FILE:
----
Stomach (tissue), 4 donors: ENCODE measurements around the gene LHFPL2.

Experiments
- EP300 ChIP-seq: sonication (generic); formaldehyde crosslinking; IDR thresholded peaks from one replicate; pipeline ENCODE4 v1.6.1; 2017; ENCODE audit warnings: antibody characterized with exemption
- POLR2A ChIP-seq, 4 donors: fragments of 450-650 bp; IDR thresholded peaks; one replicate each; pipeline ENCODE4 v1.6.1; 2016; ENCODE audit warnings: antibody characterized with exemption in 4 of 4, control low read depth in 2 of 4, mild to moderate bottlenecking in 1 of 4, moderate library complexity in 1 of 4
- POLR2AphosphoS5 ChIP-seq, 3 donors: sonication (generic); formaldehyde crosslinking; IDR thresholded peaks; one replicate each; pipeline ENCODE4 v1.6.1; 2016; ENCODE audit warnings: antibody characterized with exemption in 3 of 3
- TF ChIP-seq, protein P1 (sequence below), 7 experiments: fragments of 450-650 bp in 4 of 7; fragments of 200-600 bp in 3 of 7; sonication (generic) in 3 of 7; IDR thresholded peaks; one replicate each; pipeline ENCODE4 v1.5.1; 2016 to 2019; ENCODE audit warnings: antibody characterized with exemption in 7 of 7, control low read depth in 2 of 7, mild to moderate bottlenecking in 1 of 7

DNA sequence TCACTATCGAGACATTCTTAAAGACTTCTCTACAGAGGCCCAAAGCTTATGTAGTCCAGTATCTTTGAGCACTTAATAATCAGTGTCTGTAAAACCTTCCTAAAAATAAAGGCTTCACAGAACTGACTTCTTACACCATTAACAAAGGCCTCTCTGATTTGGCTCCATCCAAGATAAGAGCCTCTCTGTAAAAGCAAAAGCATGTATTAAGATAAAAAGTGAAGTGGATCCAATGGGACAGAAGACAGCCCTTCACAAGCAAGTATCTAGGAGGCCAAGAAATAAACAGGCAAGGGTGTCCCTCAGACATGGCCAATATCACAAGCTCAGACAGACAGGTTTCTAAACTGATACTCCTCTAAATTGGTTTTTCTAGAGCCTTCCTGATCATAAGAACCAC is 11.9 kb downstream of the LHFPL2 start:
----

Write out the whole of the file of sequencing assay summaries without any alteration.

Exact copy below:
Stomach (tissue), 4 donors: ENCODE measurements around the gene LHFPL2.

Experiments
- EP300 ChIP-seq: sonication (generic); formaldehyde crosslinking; IDR thresholded peaks from one replicate; pipeline ENCODE4 v1.6.1; 2017; ENCODE audit warnings: antibody characterized with exemption
- POLR2A ChIP-seq, 4 donors: fragments of 450-650 bp; IDR thresholded peaks; one replicate each; pipeline ENCODE4 v1.6.1; 2016; ENCODE audit warnings: antibody characterized with exemption in 4 of 4, control low read depth in 2 of 4, mild to moderate bottlenecking in 1 of 4, moderate library complexity in 1 of 4
- POLR2AphosphoS5 ChIP-seq, 3 donors: sonication (generic); formaldehyde crosslinking; IDR thresholded peaks; one replicate each; pipeline ENCODE4 v1.6.1; 2016; ENCODE audit warnings: antibody characterized with exemption in 3 of 3
- TF ChIP-seq, protein P1 (sequence below), 7 experiments: fragments of 450-650 bp in 4 of 7; fragments of 200-600 bp in 3 of 7; sonication (generic) in 3 of 7; IDR thresholded peaks; one replicate each; pipeline ENCODE4 v1.5.1; 2016 to 2019; ENCODE audit warnings: antibody characterized with exemption in 7 of 7, control low read depth in 2 of 7, mild to moderate bottlenecking in 1 of 7

DNA sequence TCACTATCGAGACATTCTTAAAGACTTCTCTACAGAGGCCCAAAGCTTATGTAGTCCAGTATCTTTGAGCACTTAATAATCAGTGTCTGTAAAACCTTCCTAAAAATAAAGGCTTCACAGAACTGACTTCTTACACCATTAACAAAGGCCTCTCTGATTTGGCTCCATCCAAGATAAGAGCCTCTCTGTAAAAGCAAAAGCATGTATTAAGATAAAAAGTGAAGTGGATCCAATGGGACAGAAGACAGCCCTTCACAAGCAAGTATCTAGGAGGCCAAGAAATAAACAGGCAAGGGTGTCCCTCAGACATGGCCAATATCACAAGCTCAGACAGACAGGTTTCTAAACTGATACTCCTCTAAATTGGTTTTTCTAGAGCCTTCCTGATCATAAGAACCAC is 11.9 kb downstream of the LHFPL2 start: